– Gladys Wanga argued the new notes should not be invalidated because of a sculpture of the founding father
– MP Gladys Shollei on the other hand added interpretations on use of Kenyatta’s image was becoming too litigious for no reason
– The two women reps disagreed with MPs Otiende Amollo and Simon Mbugua who argued use of former president’s image violated the constitution
– Central Bank of Kenya governor maintained the law was fully followed when designing the new generation notes
Debate on the use of portrait of the founding president Mzee Jomo Kenyatta on the new Kenyan currency notes has now taken a political turn with leaders from both sides of the political divide weighing in on the matter.
Whereas a section of the politicians feel design of the notes did not fully comply with the Constitution because of the presence of Mzee Kenyatta’s image, others found the raging debate around the portrait outrightly absurd.
Appearing on Citizen TV on Tuesday, June 4, Homa Bay Woman Representative Gladys Wanga, a senior member of the ODM party, pointed out the image that was being talked about is in fact a sculpture on the iconic Kenyatta International Conference Centre (KICC).
“This issue has to be the most frivolous of all arguments…Should we go and curve out the sculpture of the founding father (Jomo Kenyatta) out of KICC for it (the new currency) to pass? Let us not trivialise this debate on the new currency,” she said.
The outspoken Opposition lawmaker added the new notes will bring about a positive impact on the country’s economy.
“The new currency will finally have a good effect on our economy because there are people stashing money in their homes. People have been complaining a lot about money not circulating; there has been scarcity ,” she explained.
Wanga’s sentiments were echoed by Nairobi County Assembly Speaker Beatrice Elachi and her Uasin Gishu counterpart Gladys Shollei and others who also held that the debate on the new currency was being stretched way too far.
“What I do not understand is the problem people have with our founding father which is now a portrait. Kenyatta never enforced himself on us,” Elachi argued.
I think we are taking interpretations and becoming too litigious for no reason. The reason why we have a crisis in the judiciary is because they take up any case even when it is not justiciable,” Shollei added in reaction to the petitions recently filed in court to challenge legality of the new notes.Loading...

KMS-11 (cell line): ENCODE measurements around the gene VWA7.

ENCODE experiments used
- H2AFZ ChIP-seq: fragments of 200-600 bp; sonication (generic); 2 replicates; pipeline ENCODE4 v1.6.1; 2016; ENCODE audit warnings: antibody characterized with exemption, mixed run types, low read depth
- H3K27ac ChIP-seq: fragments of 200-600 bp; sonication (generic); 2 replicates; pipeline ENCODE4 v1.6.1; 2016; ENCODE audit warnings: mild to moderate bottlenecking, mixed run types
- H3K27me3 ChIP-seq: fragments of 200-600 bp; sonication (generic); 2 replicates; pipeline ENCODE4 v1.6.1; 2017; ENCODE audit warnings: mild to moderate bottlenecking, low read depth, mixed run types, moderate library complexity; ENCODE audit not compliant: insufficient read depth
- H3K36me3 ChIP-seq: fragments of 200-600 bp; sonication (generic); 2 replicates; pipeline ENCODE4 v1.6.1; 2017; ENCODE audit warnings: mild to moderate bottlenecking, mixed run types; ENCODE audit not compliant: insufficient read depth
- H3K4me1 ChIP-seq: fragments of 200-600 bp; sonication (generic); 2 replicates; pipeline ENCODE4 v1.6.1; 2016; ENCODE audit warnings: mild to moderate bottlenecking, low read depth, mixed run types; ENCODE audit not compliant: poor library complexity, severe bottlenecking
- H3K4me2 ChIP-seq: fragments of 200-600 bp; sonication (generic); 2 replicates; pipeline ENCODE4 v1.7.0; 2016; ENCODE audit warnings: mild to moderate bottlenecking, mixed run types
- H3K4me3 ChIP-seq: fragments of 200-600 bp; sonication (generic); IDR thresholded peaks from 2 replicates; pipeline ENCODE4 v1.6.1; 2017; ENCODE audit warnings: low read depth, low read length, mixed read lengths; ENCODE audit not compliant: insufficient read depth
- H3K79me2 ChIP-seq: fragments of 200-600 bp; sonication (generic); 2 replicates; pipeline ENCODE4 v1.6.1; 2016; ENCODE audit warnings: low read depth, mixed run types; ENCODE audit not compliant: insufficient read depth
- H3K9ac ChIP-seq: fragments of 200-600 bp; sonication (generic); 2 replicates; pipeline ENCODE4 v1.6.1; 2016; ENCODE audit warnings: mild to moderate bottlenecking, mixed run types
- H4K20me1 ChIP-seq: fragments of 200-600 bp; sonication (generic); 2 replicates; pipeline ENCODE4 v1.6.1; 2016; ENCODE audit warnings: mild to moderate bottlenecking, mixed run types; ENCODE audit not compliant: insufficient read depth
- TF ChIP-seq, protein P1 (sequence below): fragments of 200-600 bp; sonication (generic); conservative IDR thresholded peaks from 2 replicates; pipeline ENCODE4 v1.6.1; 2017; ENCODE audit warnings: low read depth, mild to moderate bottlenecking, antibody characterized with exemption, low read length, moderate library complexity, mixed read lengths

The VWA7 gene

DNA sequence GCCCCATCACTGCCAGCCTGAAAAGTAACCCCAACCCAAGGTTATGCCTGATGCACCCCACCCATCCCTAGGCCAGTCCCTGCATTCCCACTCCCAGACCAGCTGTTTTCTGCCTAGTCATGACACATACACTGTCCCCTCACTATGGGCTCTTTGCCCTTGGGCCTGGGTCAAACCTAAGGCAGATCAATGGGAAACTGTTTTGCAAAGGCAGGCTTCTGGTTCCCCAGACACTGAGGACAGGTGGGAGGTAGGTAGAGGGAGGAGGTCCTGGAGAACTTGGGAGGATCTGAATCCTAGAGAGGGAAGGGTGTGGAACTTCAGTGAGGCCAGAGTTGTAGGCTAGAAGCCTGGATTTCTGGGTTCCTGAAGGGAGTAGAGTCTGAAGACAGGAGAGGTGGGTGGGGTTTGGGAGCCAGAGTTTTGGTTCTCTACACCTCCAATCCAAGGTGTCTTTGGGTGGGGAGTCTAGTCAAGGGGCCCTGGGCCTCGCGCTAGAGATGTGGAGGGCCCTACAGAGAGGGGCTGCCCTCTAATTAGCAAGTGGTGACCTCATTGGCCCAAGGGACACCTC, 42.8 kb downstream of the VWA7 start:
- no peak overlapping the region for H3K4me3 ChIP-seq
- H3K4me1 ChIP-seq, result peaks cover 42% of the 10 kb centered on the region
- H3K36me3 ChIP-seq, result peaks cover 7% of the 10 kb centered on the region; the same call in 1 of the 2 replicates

Among the MPs who were not impressed with the new generation notes unveiled by President Uhuru Kenyatta on Saturday, June 1, were Rarieda MP Otiende Amollo and former Kamukunji MP Simon Mbugua, currently a member of the East Africa Legislative Assembly (EALA).
“I have seen the new notes unveiled. I am personally persuaded they are contrary to Article. 231(4) of the Constitution, to the extent that they bear the image and portrait of the founding president. Are we short of Images that depict Kenya?” he posed.
Mbugua on his part moved to court to seek for removal of Mzee Kenyatta’s portrait on new KSh 1, 000 note, arguing the use of the image of the founding president violated article 23 (14) of the constitution.
“Central Bank of Kenya has unveiled new bank notes pursuant to its powers under section 21 (1) and (2) of the Central Bank Act Cap 491 Laws of Kenya. The same has been done without satisfying the public participation requirement under article 10 (2) (a) of the constitution,” the MP argued in his petition.
Also in court for similar reasons was Activist Okiya Omtatah.
The Central Bank of Kenya (CBK) boss Patrick Njoroge nevertheless maintained the Constitution was fully complied with when designing the new currency.
“We have followed all the applicable laws to get to this point, and in terms of the quality of the notes, we have tried listening to the public. We involved the public in the designs of the notes and various features on it. If you recall, the new coins had images depicting our wildlife.
And in the case of the notes, they are depicting various elements of our economic activities and aspects of things that relate to our economic prosperity,” he said on Monday.
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